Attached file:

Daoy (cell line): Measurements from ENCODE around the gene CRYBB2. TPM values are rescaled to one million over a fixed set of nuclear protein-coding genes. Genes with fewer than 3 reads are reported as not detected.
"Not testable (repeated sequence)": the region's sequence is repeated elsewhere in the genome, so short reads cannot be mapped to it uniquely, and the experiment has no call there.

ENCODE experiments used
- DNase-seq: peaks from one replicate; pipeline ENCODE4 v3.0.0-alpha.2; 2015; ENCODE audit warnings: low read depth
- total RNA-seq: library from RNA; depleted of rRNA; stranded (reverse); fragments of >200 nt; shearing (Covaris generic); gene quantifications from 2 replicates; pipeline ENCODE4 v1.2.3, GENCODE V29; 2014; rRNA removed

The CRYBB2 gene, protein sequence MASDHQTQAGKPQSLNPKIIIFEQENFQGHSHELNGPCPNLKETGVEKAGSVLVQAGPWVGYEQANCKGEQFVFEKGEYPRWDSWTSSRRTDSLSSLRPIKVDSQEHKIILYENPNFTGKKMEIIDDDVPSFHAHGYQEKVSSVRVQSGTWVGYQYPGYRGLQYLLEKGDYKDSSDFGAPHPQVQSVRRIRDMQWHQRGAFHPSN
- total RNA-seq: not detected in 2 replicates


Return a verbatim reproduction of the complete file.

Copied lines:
Daoy (cell line): Measurements from ENCODE around the gene CRYBB2. TPM values are rescaled to one million over a fixed set of nuclear protein-coding genes. Genes with fewer than 3 reads are reported as not detected.
"Not testable (repeated sequence)": the region's sequence is repeated elsewhere in the genome, so short reads cannot be mapped to it uniquely, and the experiment has no call there.

ENCODE experiments used
- DNase-seq: peaks from one replicate; pipeline ENCODE4 v3.0.0-alpha.2; 2015; ENCODE audit warnings: low read depth
- total RNA-seq: library from RNA; depleted of rRNA; stranded (reverse); fragments of >200 nt; shearing (Covaris generic); gene quantifications from 2 replicates; pipeline ENCODE4 v1.2.3, GENCODE V29; 2014; rRNA removed

The CRYBB2 gene, protein sequence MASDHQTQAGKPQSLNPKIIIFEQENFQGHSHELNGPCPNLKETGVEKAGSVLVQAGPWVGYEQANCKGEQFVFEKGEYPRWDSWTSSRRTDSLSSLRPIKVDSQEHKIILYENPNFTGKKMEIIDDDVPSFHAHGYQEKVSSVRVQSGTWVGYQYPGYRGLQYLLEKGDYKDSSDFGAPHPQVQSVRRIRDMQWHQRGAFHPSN
- total RNA-seq: not detected in 2 replicates